The Surprise Party – R. L. Stine
Genre – Young Adult/Horror
My Rating – ★★★★

It’s been a year since Evan died in the Fear Street woods. A year since Ellen moved away, and “the gang” split up. Meg Dalton felt as if she’d lost her best friends. Everyone changed. Even her boyfriend Tony was acting moody, strange. But when she heard that Ellen was returning for a visit, Meg had the answer: she’d bring them all together again with a surprise party for Ellen!

That’s when the terror began…the phone calls…the threats…the bizarre acts of violence. “Cancel the party—or else,” the whispered voice on the phone told her. Meg was scared, and with good reason. Whoever wanted the party stopped woud try anything—even murder! But why? The dark Fear Street woods held the answer…if Meg dared to discover the truth!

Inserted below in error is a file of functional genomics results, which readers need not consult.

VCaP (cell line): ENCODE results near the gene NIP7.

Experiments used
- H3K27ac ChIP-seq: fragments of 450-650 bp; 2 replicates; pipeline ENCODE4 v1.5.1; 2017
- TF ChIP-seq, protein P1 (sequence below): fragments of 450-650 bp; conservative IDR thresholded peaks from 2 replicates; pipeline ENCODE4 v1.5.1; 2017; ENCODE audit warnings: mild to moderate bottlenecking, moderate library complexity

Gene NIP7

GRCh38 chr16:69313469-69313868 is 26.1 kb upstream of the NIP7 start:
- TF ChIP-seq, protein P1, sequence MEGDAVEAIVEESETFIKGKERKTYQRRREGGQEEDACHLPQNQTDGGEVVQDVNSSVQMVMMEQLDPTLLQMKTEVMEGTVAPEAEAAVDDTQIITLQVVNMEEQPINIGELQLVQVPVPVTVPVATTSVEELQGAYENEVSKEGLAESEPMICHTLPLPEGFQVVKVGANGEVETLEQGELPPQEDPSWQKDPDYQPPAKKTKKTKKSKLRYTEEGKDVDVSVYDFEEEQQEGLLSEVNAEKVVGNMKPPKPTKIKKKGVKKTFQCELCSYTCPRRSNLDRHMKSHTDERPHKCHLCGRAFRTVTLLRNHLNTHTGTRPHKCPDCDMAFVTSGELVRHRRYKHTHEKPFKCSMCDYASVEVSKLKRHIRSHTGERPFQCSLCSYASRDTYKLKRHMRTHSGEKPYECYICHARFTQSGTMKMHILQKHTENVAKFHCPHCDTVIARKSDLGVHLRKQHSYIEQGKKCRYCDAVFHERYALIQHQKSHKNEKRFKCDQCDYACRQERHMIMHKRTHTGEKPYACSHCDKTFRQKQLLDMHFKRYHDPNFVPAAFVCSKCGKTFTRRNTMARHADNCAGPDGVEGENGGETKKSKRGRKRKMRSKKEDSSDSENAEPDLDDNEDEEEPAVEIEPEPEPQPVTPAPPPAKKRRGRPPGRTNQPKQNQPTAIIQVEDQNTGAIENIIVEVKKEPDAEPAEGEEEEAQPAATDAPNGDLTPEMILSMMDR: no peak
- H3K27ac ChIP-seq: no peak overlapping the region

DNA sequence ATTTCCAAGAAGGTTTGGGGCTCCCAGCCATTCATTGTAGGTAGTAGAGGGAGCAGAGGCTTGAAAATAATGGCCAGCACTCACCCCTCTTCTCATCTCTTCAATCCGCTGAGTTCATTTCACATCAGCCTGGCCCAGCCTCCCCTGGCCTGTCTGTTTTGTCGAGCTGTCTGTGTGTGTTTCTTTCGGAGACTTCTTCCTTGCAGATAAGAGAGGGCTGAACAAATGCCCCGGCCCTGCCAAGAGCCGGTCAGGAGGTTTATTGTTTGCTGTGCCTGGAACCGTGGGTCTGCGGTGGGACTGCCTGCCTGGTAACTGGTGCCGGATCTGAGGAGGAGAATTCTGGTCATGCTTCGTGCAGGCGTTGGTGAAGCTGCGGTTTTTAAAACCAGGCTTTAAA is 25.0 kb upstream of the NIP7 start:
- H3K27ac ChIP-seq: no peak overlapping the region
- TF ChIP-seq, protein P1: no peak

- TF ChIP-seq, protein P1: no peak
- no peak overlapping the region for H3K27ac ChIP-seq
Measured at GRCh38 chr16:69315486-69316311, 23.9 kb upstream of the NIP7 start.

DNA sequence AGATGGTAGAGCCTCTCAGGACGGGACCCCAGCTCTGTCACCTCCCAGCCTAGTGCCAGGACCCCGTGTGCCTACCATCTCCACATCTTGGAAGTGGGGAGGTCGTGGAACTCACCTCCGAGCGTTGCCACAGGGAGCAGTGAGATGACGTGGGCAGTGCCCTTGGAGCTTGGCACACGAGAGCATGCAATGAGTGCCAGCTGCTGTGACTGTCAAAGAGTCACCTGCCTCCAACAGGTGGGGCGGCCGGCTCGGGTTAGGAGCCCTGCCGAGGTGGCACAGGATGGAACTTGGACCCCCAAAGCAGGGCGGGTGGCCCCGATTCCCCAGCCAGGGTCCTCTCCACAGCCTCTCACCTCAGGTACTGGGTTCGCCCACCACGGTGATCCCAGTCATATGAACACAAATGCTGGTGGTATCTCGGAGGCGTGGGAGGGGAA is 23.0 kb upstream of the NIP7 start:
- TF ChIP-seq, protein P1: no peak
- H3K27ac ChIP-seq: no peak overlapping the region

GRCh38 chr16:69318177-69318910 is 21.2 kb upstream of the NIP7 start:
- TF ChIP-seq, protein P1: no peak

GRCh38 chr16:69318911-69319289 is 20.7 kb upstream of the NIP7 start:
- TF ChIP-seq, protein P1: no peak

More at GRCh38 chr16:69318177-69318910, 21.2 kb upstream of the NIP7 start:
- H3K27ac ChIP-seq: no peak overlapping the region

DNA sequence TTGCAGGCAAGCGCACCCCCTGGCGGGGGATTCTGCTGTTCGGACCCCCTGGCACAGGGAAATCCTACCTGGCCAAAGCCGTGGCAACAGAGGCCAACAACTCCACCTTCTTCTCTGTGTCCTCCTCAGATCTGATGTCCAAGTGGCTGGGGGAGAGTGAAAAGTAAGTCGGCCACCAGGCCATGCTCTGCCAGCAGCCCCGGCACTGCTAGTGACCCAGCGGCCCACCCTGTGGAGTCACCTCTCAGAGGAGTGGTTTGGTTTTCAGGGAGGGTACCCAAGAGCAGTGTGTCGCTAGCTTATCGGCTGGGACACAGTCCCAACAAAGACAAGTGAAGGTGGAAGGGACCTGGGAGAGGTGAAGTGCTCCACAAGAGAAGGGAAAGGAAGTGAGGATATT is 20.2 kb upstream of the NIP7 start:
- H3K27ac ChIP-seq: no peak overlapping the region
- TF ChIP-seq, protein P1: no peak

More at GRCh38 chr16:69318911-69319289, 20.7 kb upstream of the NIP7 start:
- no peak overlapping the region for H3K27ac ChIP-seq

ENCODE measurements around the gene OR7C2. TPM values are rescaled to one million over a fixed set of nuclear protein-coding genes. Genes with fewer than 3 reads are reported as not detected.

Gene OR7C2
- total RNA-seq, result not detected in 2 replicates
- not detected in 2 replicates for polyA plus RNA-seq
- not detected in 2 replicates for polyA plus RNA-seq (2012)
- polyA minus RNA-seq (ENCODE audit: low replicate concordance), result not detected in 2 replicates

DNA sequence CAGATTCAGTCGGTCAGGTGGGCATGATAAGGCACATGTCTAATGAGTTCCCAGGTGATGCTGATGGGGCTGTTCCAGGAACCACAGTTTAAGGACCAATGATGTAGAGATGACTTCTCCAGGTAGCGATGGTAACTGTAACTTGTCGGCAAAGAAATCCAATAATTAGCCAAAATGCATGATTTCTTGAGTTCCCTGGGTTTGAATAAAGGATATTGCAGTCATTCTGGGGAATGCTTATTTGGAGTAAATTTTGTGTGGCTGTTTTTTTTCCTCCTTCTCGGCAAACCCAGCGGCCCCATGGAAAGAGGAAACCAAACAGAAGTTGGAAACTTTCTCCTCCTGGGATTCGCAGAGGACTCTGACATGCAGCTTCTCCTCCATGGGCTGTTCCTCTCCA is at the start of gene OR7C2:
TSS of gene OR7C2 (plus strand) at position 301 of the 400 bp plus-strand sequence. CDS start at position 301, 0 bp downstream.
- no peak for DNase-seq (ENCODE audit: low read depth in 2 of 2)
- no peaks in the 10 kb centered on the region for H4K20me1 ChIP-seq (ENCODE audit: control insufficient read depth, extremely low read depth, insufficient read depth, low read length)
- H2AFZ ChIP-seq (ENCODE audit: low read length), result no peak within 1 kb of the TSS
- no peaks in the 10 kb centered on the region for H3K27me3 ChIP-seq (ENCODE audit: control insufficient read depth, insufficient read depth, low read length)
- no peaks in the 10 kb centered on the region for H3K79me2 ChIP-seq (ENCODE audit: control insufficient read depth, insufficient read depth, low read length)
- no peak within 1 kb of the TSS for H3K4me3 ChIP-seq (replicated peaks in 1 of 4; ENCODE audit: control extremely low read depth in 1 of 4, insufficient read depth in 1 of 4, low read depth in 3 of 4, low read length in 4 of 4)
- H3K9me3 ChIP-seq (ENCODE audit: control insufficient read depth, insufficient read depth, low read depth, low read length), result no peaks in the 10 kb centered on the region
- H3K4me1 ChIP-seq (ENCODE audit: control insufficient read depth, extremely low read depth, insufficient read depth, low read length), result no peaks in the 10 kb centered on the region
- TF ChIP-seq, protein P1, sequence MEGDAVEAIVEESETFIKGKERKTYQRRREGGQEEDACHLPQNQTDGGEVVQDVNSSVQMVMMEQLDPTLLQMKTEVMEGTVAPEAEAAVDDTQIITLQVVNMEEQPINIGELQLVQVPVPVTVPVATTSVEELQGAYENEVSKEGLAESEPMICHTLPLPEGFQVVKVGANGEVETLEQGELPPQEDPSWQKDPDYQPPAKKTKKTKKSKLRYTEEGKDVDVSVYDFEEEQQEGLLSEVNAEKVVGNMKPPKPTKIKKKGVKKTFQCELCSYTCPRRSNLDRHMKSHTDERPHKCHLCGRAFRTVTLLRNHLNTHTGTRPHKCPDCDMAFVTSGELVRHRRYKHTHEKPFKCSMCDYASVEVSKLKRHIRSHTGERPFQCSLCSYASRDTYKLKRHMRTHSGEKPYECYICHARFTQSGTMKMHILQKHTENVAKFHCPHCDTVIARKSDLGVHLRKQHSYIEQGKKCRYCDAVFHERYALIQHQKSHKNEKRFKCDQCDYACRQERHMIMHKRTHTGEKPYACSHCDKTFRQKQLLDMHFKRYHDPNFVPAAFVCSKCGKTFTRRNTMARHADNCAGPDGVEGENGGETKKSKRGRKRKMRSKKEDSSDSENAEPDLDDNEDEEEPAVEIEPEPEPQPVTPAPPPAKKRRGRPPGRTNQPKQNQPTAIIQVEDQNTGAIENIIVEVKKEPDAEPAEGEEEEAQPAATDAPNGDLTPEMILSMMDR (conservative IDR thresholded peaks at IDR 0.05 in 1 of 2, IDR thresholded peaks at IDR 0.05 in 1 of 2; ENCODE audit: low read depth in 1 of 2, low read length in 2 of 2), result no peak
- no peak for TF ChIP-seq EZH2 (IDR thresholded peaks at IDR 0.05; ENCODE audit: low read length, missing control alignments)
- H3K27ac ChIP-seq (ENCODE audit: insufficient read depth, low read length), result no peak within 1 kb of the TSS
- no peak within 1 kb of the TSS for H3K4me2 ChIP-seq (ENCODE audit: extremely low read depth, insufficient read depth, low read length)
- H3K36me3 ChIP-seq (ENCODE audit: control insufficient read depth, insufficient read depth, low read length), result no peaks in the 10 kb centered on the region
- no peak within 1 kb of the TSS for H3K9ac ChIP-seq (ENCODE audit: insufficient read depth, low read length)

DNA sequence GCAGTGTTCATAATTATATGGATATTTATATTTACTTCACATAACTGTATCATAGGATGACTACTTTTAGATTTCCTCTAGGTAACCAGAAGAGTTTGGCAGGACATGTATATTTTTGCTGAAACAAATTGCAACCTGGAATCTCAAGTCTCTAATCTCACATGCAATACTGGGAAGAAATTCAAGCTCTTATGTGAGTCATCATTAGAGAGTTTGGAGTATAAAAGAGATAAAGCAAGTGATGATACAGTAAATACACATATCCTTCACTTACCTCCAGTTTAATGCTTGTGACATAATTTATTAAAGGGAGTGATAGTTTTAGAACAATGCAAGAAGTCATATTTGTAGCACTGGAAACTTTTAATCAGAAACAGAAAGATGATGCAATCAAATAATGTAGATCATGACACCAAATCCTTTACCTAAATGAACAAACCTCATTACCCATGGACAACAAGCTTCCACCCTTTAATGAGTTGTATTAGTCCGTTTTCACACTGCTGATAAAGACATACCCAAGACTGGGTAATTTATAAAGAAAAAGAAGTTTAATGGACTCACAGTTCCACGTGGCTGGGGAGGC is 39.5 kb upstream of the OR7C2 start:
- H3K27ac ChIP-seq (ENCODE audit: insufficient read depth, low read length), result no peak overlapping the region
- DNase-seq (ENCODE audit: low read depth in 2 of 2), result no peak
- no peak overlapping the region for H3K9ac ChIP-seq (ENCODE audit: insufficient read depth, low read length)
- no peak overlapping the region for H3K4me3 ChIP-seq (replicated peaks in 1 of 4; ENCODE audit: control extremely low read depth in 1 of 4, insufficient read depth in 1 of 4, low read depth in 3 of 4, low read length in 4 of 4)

Review: The Surprise Party is very similar to other books in this genre by R. L. Stine. It has all of his usual mystery aspects and predictability. The suspects are all typical and very obvious. Meg is too trusting of everyone and that was a bit frustrating for me, but the book was fun to read and fast paced. Of course, as usual, the ending was a bit crazy and out there. Up until the end of the story, everything made a lot of sense though. Stine’s books are always entertaining to read, and I would recommend them if you’re already a fan of his.

 

Scarlet – Marissa Meyer
Genre – Young Adult/Fantasy
My Rating – ★★★★